News Detail

Interview With Audio Technician Amy Truong

Meet Amy Truong, aka Ninja! Currently working as a Theatre Technician at Fullerton College and a freelance Audio Technician, shares with us about her background, where her nickname ‘Ninja’ comes from and which SoundTools products she uses!

What are some of your favorite tours you have worked on?

Warped Tour in 2016 & 2017, and a short run with Blink 182 earlier this year. I don’t have a particular favorite. I am fortunate to have worked with talented artists and crew.

What got you started in the industry?

I attended Warped Tour as a high schooler and found myself watching the audio engineers and techs working, rather than the bands performing. I started researching about sound and stumbled upon Rat Sound and Dave Rat’s blogs. I started learning live sound from working on musicals in the theatre department at Fullerton College, and found other avenues to practice this craft by working at a theme park and cruise ships. Throughout this whole process, I have been surrounded by amazing peers, mentors, and supervisors that helped me get to where I am today.

What SoundTools products do you use? How?

I personally own the XLR sniffer/sender and carry it to all of my gigs. I mainly use it to check XLR cables before making a drum loom. Sometimes when I’m looming up a pair of XLR's, I will forget to label the ends of the connectors (I know many people are guilty of this! haha). Instead of tracing a cable all the way down to the opposite end of it's connector, I use the XLR sniffer/sender to help me identify the cables quickly, and then proceed to label them.

Rat Sound provides CAT tails/boxes at some festivals. If a band requests hardwired in-ears and turning around an input to an output at a stage box isn’t an option, CAT tails/boxes, over shielded CAT5 cable, would be used to send signals from monitor world to the desired location on stage.

Where did your nick name "Ninja come from?"

I got this nickname during my first year of Warped Tour, from my colleague named Mark. Mark was the monitor engineer and I patched the stage. I’d like to think that he called me Ninja to describe the swiftness of my stage changeovers. I’d show up and execute the changeover, and then disappear into my corner off stage. During a band’s set, sometimes mics would move out of position or things would get knocked around; I would always be ready to run out to fix them as quickly as possible. I’m always watching. Swift and stealth, like a ninja. shoutout to Magic Mark.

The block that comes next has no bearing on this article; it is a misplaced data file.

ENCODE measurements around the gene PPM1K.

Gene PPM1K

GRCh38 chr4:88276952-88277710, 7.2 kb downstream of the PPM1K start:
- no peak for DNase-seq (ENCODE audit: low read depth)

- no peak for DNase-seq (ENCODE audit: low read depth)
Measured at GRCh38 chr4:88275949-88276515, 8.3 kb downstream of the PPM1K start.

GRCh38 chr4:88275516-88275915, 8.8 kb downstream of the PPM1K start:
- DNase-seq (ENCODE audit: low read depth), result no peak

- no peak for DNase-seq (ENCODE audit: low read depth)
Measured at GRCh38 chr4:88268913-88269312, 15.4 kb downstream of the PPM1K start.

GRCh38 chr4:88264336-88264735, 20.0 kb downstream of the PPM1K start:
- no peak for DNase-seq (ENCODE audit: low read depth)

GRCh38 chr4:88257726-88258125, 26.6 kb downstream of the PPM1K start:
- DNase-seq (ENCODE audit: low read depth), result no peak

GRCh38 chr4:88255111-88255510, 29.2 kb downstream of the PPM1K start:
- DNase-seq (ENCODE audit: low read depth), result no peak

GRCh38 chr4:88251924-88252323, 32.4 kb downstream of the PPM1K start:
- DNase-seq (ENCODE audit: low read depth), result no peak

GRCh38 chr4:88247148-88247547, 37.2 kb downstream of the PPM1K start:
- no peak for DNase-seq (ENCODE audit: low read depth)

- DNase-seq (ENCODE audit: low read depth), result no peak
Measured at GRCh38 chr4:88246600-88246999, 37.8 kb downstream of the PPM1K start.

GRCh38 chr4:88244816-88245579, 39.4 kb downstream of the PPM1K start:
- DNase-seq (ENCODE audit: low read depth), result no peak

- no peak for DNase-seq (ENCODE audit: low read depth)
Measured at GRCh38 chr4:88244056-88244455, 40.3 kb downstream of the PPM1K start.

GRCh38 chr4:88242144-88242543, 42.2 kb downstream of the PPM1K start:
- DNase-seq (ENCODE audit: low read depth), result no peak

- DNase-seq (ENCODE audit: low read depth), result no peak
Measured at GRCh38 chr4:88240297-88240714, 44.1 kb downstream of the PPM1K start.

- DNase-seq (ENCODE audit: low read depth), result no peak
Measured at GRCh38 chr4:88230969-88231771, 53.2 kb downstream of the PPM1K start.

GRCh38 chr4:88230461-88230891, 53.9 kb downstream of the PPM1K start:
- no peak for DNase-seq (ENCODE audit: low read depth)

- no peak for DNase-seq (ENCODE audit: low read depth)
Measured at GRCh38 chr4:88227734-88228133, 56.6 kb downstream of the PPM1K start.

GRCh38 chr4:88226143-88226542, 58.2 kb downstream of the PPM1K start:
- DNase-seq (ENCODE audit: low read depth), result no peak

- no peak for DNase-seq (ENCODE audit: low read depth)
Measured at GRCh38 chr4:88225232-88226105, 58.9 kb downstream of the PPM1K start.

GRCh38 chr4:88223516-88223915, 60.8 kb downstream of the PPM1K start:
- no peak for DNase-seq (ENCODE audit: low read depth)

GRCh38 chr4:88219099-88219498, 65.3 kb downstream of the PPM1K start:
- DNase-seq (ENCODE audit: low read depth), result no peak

Any audio tips you have for all the Sound Humans out there?

Paying attention to detail goes a long way. Not an audio tip but, be cool and kind to others. Something I’ve been jokingly saying as I make my cable runs (understood in some cases, not always true), If it looks clean, it sounds clean!


Check our latest news

SoundTools New dealers


April 4th, 2020

Welcoming four new SoundTools Dealers from Mexico, New Zealand, Chile and Canada to the family.

SuperCAT Sound

What makes the SuperCAT Sound Special?

Nov 12, 2018

SuperCAT Sound was designed to be the most versatile and reliable CAT cable on the market, here's why.

CAT Box applications

CAT Box applications

April, 4th 2020

The SoundTools CAT Box carries analog audio over CAT5 and can be used in a multitude of applications.

Testing COM with SuperCAT

Testing COM with SuperCAT

Sep 20, 2018

One of my favorite parts of working in SoundTools sales is talking with customers about application ideas and solving common audio problems using